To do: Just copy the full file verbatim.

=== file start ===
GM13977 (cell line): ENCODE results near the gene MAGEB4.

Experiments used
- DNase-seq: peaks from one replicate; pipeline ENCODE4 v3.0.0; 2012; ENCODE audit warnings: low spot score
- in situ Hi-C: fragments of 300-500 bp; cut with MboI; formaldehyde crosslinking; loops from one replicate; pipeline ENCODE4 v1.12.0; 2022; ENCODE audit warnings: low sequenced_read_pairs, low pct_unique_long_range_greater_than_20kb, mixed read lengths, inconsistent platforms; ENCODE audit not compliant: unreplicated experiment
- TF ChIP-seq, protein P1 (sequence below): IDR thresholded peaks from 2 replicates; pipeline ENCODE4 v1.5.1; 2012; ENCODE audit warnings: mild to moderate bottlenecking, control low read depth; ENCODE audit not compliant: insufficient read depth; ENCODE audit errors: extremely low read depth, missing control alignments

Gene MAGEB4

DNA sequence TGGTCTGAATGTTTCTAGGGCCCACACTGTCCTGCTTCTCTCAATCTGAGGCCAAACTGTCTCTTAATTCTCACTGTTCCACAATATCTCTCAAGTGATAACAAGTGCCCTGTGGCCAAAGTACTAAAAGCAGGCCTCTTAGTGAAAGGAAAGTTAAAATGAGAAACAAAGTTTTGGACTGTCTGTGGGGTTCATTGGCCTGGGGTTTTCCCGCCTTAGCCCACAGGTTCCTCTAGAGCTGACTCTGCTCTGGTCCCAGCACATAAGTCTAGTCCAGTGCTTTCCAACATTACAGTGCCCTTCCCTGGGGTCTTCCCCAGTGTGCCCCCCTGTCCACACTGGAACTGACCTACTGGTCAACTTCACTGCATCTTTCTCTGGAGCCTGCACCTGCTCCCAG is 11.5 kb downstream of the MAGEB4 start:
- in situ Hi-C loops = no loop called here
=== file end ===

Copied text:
GM13977 (cell line): ENCODE results near the gene MAGEB4.

Experiments used
- DNase-seq: peaks from one replicate; pipeline ENCODE4 v3.0.0; 2012; ENCODE audit warnings: low spot score
- in situ Hi-C: fragments of 300-500 bp; cut with MboI; formaldehyde crosslinking; loops from one replicate; pipeline ENCODE4 v1.12.0; 2022; ENCODE audit warnings: low sequenced_read_pairs, low pct_unique_long_range_greater_than_20kb, mixed read lengths, inconsistent platforms; ENCODE audit not compliant: unreplicated experiment
- TF ChIP-seq, protein P1 (sequence below): IDR thresholded peaks from 2 replicates; pipeline ENCODE4 v1.5.1; 2012; ENCODE audit warnings: mild to moderate bottlenecking, control low read depth; ENCODE audit not compliant: insufficient read depth; ENCODE audit errors: extremely low read depth, missing control alignments

Gene MAGEB4

DNA sequence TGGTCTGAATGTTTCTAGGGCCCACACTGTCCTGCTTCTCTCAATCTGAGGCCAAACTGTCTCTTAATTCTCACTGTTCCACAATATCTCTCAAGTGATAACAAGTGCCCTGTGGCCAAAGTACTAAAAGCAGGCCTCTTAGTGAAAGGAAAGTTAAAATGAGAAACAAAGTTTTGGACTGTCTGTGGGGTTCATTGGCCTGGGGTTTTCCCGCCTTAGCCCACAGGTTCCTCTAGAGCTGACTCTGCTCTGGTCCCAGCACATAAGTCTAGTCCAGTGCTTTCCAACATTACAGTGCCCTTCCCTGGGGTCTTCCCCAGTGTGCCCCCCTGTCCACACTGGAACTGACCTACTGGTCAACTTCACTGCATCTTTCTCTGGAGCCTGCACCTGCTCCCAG is 11.5 kb downstream of the MAGEB4 start:
- in situ Hi-C loops = no loop called here